Exception No. 23 relates to the judgment of nonsuit entered at the close of all the evidence. Judgment of nonsuit was required for a number of reasons. To begin with, none of the plaintiffs were in privity of estate with either the defendants Sides or the defendants Sellers with respect to the title to Lot No. 11. This is a fatal defect in a suit to correct or reform a written instrument. In the case of Sills v. Ford, 171 N.C. 733, 88 S.E. 636, this Court said: “The authorities are uniform in holding that the relief of reformation of a written instrument will be granted to the original parties thereto and to those claiming under or through them in privity. In all cases of mistake in written instruments, courts of equity will interfere only as between the original parties or those claiming under them in privity.” It is true that Hollis P. Allen made a contract to sell Lots Nos. 10 and 11 to the defendants C. Gr. Sellers and wife. He owned and could sell and convey Lot No. 10. He did not own and could not convey Lot No. 11. His negotiations to purchase Lot No. 11 from Mr. Sides through his agent, Mr. Carpenter, were entirely in parol and void under the statute of frauds. When the deed was made it was made from Sides, the owner, to Sellers, the purchaser. Allen is a stranger to the chain of title. He never had any enforceable right to Lot No. 11. He is not an owner of any of the lots in Wooded Acres. The contract entered into between H. P. Allen and C. G. Sellers and wife, Irene T. Sellers, shows upon its face that Allen was acting not as owner, but as agent for someone else. The contract states r “Through H. P. Allen, Realtor, Agent . . . has this day sold, and O. Gr. Sellers and wife, Irene T. Sellers, has this day purchased that certain parcel of land known as Lots Nos. 10 and 11, in Wooded Acres according to map or plat of same” *247. . . “It is understood and agreed that said property will be conveyed subject to such conditions, reservations and restrictions as appear in instruments constituting chain of title and subject also to zoning laws . . . This contract contains the final and entire agreement between the parties hereto and they shall not be bound by any terms, conditions, statements or representations, oral or written, not herein contained.”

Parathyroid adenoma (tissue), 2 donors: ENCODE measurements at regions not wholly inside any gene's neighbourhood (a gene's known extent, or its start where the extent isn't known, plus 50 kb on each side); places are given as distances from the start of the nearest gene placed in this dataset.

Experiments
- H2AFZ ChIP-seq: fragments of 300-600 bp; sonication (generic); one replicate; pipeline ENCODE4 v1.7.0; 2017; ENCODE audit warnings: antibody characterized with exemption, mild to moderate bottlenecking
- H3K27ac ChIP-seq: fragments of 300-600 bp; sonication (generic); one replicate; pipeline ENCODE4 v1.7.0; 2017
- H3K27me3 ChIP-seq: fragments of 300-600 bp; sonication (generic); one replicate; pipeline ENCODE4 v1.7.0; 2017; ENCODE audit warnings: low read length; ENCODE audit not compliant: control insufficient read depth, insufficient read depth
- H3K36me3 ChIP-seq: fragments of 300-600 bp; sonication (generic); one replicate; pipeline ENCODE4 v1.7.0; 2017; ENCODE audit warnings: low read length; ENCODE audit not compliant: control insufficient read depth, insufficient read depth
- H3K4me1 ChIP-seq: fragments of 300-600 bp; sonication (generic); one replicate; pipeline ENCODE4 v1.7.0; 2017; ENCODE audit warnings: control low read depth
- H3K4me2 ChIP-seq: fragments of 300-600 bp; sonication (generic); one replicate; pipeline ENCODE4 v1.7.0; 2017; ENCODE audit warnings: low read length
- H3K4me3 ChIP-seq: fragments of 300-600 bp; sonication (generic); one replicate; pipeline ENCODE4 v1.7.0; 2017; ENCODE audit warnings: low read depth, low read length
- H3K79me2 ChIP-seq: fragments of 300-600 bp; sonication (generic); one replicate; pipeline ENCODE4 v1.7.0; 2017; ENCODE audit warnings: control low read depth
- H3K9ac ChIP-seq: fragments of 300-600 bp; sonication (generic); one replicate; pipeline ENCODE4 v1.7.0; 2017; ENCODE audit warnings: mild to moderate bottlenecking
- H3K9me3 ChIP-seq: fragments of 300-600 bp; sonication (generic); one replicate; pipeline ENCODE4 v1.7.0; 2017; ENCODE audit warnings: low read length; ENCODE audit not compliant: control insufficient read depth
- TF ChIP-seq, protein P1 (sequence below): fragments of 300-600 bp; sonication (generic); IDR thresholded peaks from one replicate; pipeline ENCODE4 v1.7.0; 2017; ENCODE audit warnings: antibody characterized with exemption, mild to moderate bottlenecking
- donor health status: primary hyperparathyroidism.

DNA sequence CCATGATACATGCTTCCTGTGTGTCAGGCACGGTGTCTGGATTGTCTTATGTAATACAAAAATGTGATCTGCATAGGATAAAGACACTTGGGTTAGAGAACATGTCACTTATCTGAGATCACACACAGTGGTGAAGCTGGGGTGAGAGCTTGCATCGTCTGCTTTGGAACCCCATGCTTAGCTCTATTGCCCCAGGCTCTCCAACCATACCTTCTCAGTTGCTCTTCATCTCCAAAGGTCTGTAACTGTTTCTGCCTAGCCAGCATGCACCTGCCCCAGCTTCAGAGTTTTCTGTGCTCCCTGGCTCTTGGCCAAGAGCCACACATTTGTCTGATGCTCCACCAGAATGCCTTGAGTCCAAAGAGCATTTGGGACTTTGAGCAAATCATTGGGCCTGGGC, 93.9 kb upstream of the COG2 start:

Sides was the owner who originated the development. His deed to the defendants Sellers and wife constitutes the only conveyance in the chain of title. It contains no reservations. Mr. Sides’ assertion in his verified answer was introduced in evidence, as follows: “It is denied that there was any agreement between these answering defendants and H. P. Allen and wife concerning the restrictions on either of said lots, except the reservations appearing in the deeds.”